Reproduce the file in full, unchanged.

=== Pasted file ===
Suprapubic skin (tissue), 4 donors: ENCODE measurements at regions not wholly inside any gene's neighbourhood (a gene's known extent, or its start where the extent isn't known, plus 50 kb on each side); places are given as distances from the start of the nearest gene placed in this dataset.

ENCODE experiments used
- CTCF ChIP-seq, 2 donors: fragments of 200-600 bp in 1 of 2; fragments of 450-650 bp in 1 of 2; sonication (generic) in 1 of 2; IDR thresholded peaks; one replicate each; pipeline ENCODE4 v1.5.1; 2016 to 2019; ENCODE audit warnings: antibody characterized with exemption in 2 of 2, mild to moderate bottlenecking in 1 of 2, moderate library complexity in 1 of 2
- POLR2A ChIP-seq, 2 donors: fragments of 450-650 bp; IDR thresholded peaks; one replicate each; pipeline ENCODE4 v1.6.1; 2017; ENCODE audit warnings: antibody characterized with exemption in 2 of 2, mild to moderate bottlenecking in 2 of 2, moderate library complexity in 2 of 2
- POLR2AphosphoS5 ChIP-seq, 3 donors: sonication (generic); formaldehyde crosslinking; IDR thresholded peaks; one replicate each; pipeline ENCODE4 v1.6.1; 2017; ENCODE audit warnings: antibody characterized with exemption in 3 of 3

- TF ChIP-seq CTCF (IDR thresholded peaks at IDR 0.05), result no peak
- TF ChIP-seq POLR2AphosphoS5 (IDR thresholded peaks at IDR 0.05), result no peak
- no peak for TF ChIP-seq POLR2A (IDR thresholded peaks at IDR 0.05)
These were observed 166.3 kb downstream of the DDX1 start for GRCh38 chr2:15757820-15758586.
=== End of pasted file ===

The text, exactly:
Suprapubic skin (tissue), 4 donors: ENCODE measurements at regions not wholly inside any gene's neighbourhood (a gene's known extent, or its start where the extent isn't known, plus 50 kb on each side); places are given as distances from the start of the nearest gene placed in this dataset.

ENCODE experiments used
- CTCF ChIP-seq, 2 donors: fragments of 200-600 bp in 1 of 2; fragments of 450-650 bp in 1 of 2; sonication (generic) in 1 of 2; IDR thresholded peaks; one replicate each; pipeline ENCODE4 v1.5.1; 2016 to 2019; ENCODE audit warnings: antibody characterized with exemption in 2 of 2, mild to moderate bottlenecking in 1 of 2, moderate library complexity in 1 of 2
- POLR2A ChIP-seq, 2 donors: fragments of 450-650 bp; IDR thresholded peaks; one replicate each; pipeline ENCODE4 v1.6.1; 2017; ENCODE audit warnings: antibody characterized with exemption in 2 of 2, mild to moderate bottlenecking in 2 of 2, moderate library complexity in 2 of 2
- POLR2AphosphoS5 ChIP-seq, 3 donors: sonication (generic); formaldehyde crosslinking; IDR thresholded peaks; one replicate each; pipeline ENCODE4 v1.6.1; 2017; ENCODE audit warnings: antibody characterized with exemption in 3 of 3

- TF ChIP-seq CTCF (IDR thresholded peaks at IDR 0.05), result no peak
- TF ChIP-seq POLR2AphosphoS5 (IDR thresholded peaks at IDR 0.05), result no peak
- no peak for TF ChIP-seq POLR2A (IDR thresholded peaks at IDR 0.05)
These were observed 166.3 kb downstream of the DDX1 start for GRCh38 chr2:15757820-15758586.